P500 Post-marketing safety experience of vedolizumab in patients receiving concomitant treatment with other biologics
R. D. Cohen1, F. Bhayat2, A. Blake2, S. Travis*3
1University of Chicago Medicine, Department of Medicine, Inflammatory Bowel Disease Center, Chicago, USA, 2Takeda Pharmaceuticals International Co., Cambridge, USA, 3Oxford University Hospitals NHS Foundation Trust, Translational Gastroenterology Unit, Oxford, UK
Vedolizumab (VDZ) is a gut-selective antibody to α4β7 integrin approved to treat moderate to severe Crohn’s disease (CD) and ulcerative colitis (UC) in adults. Concomitant treatment with VDZ and other biologics is not recommended in the VDZ prescribing information and has not been evaluated in clinical trials, meaning that safety data are limited on patients receiving this combination. We compared 4 years of post-marketing safety data reported to Takeda Pharmaceutical Company Ltd. (Takeda) on patients receiving VDZ and concomitant treatment including other biologics (‘with CB’) with patients receiving VDZ and concomitant therapy excluding other biologics (‘without CB’).
The VDZ Global Safety Database contains all adverse event (AE) reports received by Takeda, including concomitant medication data if available, since VDZ approval on 20 May 2014. Reports received between approval and 19 May 2018 with concomitant medication data were identified for review using MedDRA version 21.0. VDZ exposure was estimated using the number of vials shipped globally, assuming 8 week dosing intervals.
In approximately 208 050 patient-years of VDZ exposure, 80 218 AEs were reported in 32 752 patients. Of these AEs, 2847 (4%) were in 1112 (3%) patients with CB and 54 855 (68%) were in 20 201 (62%) patients without CB (other AEs were in patients with no concomitant medication reported; Table 1). There were 1003 patients with CD or UC with CB and 18 974 without CB. Infections accounted for 202 AEs (7%) in patients with CB and 4414 (8%) without CB, of which 21% and 18% were serious, respectively. There were 7 post-operative complications and 16 infusion-site reactions in patients with CB compared with 186 and 453, respectively, in those without CB (< 1% and 1% of AEs in each group). A total of 2 malignancies and 7 fatal AEs (both < 1%) occurred in patients with CB, vs. 176 malignancies and 140 fatal AEs (both < 1%) in patients without CB.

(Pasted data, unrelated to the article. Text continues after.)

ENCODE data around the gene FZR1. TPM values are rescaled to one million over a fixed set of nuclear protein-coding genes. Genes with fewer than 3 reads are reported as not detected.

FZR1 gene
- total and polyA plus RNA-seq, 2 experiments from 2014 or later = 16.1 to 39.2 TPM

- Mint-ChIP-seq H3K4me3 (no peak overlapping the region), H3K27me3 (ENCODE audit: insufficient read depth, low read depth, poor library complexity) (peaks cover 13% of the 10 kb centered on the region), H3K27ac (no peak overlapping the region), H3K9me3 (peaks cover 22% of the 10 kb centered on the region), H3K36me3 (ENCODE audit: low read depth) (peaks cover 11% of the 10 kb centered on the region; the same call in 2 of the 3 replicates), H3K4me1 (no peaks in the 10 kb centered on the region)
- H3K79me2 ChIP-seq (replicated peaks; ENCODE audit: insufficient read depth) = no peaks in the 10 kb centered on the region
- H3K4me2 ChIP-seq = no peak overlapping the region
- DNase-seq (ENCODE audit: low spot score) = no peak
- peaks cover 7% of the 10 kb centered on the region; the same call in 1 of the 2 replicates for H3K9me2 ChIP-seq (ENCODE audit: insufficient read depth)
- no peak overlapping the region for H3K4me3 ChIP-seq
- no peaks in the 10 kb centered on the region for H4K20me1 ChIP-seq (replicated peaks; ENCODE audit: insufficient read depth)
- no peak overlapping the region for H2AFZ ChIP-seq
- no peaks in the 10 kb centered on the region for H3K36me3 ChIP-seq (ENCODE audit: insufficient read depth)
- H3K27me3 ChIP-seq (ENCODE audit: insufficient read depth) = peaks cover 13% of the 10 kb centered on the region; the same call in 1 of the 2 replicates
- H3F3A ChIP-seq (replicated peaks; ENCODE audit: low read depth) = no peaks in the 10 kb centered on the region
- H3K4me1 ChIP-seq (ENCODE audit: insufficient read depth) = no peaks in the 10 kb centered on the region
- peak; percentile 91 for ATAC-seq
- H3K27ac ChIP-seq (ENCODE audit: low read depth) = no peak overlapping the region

This analysis provides information on VDZ safety with and without CB in the real-world setting. Limitations of post-marketing safety reports should be considered when interpreting these results, including that duration of VDZ with CB was not included in reports. Additionally, the numbers of AEs reported in patients receiving VDZ with CB were small, and the number of patients receiving VDZ with CB was much lower than those without CB. These data do not suggest an increased risk of AEs in patients receiving VDZ with CB vs. VDZ without CB.